With superficial action set pieces and an overly convoluted plot, there’s not much to love about this sixth installment in the Jurassic Park franchise, writes Alistair Harkness
Jurassic World Dominion (12A) *
Director: Colin Trevorrow
Cast: Chris Pratt, Bryce Dallas Howard, Jeff Goldblum, Laura Dern, Sam Neill
“Jurassic world? Not a fan,” jokes Jeff Goldblum late in Jurassic World Dominion. The feeling is mutual. This sixth installment in the almost 30-year-old dino franchise is a creative low point, even by the dead horse flogging standards of previous installments of Steven Spielberg’s groundbreaking original.
As the concluding chapter of both the Jurassic World reboot saga starring Chris Pratt and the entire Jurassic Park series, it seeks to bring back Sam Neill’s paleontologist Alan Grant and Laura Dern’s paleobotanist Ellie Grant in a cynical attempt to increase the legacy’s appeal Franchise now that the nostalgic sight of dinosaurs on the big screen has really worn off (a trick that didn’t work on Jurassic Park III and isn’t working here).
They’re reunited with Goldblum’s Ian Malcolm – who appeared in the previous episode – after he invites her to visit the biotech company he now works for as a kind of doomsday prophet of sorts for profit while going over his chaos-theoretic forecasts, mindlessly fueled by a new generation of scientific disruptors who have been drinking the Kool-Aid of their Steve Jobs/Elon Musk-like leader Lewis Dodgson (Campbell Scott). Dodgson’s company, the not-so-evil BioSyn, has taken responsibility for tracking and controlling the genetically engineered dinosaurs that now roam the earth, relocating most of them to a biological reserve on his Bondian property deep in the Italian Dolomites. where he publicly promises to learn from them to cure disease and help humanity, but in reality creates new species of locusts to help him control the world’s food supply. Or so.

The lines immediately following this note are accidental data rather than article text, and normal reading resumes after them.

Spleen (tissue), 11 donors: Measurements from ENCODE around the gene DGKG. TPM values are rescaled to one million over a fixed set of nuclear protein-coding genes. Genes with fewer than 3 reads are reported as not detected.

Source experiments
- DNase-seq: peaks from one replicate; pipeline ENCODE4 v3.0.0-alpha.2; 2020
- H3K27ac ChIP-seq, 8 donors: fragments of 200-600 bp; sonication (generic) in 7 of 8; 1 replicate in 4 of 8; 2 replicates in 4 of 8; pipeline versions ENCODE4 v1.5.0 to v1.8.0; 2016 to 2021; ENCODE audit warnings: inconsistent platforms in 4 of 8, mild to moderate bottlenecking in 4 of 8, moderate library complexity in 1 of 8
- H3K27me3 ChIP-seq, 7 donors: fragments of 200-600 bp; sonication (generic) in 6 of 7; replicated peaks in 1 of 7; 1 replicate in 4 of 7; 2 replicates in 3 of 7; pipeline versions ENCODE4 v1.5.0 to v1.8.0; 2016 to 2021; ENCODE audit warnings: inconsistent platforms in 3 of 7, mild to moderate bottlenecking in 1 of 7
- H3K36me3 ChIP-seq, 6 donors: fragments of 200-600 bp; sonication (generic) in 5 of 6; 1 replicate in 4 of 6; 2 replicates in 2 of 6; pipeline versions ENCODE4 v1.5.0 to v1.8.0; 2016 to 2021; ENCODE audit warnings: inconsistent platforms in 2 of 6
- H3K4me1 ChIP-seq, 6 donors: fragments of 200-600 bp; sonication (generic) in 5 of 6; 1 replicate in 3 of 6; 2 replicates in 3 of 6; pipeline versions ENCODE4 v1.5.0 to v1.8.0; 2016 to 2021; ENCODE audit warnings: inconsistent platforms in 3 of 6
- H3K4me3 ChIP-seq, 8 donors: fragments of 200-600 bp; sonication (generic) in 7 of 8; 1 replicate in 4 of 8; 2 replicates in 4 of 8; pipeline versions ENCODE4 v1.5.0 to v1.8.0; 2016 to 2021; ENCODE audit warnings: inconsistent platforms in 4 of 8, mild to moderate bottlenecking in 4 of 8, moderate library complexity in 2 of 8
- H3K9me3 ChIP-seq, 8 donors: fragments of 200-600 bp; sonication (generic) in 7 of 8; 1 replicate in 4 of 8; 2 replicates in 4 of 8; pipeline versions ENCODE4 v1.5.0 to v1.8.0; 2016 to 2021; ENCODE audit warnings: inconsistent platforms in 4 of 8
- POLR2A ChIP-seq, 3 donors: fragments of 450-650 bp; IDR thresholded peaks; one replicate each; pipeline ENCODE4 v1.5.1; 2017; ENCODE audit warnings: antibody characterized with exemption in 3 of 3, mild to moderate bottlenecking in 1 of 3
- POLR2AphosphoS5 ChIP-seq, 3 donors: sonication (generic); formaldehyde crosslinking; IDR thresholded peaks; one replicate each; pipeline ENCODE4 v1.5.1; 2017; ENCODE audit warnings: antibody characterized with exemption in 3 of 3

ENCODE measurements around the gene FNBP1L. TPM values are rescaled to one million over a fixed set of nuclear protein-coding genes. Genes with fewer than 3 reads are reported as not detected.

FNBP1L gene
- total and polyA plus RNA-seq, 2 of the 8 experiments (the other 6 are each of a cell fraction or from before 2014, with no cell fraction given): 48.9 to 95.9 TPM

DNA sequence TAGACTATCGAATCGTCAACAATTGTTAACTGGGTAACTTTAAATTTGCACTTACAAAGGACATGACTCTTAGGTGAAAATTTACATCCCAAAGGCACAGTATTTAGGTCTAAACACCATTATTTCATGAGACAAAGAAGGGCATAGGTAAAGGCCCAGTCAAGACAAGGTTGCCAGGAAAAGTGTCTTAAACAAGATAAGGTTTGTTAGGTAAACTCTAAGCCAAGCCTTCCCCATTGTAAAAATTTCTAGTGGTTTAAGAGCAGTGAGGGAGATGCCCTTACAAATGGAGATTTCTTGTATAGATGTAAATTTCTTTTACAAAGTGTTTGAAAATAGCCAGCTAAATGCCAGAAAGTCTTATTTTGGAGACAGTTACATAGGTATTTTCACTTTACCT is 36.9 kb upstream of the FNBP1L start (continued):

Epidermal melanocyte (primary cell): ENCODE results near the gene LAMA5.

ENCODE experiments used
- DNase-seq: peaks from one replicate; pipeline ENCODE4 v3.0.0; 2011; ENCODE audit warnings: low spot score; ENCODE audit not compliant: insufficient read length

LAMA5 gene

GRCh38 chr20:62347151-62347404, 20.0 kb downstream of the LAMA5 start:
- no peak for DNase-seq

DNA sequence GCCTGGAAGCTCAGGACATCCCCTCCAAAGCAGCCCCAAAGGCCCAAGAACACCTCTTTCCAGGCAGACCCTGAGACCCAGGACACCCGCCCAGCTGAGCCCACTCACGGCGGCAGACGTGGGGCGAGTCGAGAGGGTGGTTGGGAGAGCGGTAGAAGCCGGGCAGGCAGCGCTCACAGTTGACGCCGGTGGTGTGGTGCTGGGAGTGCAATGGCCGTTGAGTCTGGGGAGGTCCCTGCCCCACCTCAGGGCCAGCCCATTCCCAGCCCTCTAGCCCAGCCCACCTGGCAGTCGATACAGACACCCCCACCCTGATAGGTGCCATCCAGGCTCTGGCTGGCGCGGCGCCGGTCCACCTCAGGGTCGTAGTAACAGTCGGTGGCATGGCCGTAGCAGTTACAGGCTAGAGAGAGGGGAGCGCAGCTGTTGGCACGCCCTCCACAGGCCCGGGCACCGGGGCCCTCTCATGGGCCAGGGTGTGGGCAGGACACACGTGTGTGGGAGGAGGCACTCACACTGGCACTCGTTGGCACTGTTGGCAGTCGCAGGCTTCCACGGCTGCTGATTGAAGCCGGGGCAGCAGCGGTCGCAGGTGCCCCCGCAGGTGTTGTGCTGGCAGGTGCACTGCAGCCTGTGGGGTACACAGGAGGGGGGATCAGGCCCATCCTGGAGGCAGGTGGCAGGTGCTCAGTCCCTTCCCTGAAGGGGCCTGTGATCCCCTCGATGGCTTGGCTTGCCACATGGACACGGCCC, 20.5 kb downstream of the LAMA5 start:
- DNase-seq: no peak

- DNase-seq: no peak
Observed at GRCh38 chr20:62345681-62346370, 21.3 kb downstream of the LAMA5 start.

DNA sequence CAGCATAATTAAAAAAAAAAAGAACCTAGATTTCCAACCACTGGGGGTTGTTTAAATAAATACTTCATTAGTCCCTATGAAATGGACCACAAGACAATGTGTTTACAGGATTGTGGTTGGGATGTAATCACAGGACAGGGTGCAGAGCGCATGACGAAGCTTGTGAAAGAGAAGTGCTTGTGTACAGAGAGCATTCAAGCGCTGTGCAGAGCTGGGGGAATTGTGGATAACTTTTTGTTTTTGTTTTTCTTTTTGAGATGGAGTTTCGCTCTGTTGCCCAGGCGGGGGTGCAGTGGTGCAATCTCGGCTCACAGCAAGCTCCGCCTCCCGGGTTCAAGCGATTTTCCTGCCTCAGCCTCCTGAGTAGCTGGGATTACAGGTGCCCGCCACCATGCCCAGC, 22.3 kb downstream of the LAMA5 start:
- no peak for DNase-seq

An excess of plot ties this storyline to Pratt’s dinosaur whisperer, Owen Grady, who now lives a reclusive existence in the woods with Bryce Dallas Howard’s dinosaur activist Claire Dearing and the cloned teenage girl Maisie Lockwood (Isabella Sermon) who rescued them in the previous film . The dinosaurs, while plentiful, are really just fodder for superficial action set pieces, which are further undone by co-writer/director Colin Trevorrow’s sentimental penchant for anthropomorphism. There’s very little threat in a movie where even a feral velociraptor can be befriended with a promise to save his baby.